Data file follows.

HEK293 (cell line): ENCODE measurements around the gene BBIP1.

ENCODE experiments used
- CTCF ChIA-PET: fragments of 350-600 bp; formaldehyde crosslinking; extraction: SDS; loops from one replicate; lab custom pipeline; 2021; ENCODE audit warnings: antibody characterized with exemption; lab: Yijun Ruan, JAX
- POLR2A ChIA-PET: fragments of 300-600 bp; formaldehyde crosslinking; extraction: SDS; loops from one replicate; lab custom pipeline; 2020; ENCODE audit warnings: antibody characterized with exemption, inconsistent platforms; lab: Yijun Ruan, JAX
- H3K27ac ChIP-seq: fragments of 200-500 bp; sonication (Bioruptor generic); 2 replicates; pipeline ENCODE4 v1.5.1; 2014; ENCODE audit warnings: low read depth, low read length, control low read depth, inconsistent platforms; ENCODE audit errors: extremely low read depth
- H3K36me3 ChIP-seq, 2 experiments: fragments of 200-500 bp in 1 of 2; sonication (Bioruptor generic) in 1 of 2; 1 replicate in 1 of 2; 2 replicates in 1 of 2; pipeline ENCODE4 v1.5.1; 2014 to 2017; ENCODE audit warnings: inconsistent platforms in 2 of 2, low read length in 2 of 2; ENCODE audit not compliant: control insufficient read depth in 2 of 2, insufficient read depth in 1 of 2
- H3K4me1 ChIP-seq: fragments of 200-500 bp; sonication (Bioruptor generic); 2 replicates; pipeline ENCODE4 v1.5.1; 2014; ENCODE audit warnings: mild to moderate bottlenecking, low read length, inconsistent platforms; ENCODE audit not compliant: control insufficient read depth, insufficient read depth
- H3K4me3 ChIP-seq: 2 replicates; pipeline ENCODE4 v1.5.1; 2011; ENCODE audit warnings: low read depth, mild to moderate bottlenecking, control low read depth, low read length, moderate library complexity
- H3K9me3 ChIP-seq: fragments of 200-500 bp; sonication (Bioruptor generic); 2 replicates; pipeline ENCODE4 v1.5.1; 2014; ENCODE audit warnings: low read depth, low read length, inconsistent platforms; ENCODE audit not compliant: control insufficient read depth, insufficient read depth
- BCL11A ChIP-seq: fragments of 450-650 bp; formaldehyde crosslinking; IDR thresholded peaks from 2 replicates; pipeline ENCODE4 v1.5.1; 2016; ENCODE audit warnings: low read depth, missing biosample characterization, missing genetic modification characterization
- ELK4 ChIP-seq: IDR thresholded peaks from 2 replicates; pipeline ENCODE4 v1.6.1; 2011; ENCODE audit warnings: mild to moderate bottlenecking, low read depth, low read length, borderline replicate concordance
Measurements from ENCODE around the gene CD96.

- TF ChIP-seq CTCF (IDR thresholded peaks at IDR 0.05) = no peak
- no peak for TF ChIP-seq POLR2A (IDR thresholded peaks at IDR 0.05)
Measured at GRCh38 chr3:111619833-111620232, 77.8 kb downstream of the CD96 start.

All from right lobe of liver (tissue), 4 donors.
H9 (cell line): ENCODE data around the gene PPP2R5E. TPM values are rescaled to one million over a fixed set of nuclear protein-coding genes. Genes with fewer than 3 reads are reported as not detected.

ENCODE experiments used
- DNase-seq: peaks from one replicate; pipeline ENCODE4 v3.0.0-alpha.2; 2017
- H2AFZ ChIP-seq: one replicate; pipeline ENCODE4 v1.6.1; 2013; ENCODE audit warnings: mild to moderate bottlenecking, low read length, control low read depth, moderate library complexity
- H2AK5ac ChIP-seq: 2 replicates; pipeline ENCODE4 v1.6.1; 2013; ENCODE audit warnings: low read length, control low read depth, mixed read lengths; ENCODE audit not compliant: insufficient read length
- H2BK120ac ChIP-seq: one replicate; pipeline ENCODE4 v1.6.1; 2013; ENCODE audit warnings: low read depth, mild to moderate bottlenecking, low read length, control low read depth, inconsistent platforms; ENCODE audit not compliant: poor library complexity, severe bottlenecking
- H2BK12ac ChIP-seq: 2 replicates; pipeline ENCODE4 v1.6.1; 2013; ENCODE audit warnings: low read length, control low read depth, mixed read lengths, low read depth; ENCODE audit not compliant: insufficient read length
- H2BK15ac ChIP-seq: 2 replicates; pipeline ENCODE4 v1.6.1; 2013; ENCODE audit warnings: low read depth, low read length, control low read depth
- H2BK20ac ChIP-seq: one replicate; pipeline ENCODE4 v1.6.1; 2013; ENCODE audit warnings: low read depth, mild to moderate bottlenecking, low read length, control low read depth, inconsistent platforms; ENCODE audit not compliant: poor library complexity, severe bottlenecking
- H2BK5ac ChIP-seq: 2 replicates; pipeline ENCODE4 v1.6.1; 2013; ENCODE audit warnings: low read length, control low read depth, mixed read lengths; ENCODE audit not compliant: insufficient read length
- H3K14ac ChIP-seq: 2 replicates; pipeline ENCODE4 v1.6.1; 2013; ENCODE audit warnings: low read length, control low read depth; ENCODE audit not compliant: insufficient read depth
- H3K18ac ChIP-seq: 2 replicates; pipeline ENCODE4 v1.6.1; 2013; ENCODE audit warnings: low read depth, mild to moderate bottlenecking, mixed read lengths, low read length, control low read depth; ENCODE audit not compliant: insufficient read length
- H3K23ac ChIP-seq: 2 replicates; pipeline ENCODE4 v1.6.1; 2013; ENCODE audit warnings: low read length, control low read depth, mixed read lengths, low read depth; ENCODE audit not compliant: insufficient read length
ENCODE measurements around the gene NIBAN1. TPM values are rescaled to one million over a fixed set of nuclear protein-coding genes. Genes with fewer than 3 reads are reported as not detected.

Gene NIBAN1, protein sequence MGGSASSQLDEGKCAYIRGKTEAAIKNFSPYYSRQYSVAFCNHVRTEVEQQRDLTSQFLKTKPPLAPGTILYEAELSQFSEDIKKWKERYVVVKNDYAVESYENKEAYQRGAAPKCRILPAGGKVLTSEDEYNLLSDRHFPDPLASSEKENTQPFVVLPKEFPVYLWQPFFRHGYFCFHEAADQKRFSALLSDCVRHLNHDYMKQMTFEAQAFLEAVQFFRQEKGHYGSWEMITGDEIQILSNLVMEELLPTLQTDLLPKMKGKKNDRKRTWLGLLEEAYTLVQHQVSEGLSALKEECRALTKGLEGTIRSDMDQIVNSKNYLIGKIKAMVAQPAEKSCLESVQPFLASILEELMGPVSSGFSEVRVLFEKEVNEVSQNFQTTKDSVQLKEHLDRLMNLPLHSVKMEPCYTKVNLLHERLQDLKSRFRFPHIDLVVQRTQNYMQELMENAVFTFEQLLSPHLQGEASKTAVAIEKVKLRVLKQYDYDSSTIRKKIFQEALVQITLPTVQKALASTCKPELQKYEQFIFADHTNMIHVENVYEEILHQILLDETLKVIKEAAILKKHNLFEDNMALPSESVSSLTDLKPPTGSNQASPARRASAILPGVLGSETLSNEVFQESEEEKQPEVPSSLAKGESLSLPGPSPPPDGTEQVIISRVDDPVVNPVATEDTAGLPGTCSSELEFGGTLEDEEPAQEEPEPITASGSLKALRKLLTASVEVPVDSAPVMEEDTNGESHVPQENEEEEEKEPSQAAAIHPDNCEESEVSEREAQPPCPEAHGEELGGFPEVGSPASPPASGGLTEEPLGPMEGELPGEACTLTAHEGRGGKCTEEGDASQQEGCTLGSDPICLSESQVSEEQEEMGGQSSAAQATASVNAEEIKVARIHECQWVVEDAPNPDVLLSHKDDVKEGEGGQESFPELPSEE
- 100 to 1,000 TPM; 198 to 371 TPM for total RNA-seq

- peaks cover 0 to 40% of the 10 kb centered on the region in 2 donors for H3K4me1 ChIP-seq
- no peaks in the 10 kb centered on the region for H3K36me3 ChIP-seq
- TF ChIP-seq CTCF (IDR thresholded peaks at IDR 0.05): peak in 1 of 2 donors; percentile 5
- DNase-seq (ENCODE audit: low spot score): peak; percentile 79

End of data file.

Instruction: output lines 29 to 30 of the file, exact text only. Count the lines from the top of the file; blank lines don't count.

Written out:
- H3K23ac ChIP-seq: 2 replicates; pipeline ENCODE4 v1.6.1; 2013; ENCODE audit warnings: low read length, control low read depth, mixed read lengths, low read depth; ENCODE audit not compliant: insufficient read length
ENCODE measurements around the gene NIBAN1. TPM values are rescaled to one million over a fixed set of nuclear protein-coding genes. Genes with fewer than 3 reads are reported as not detected.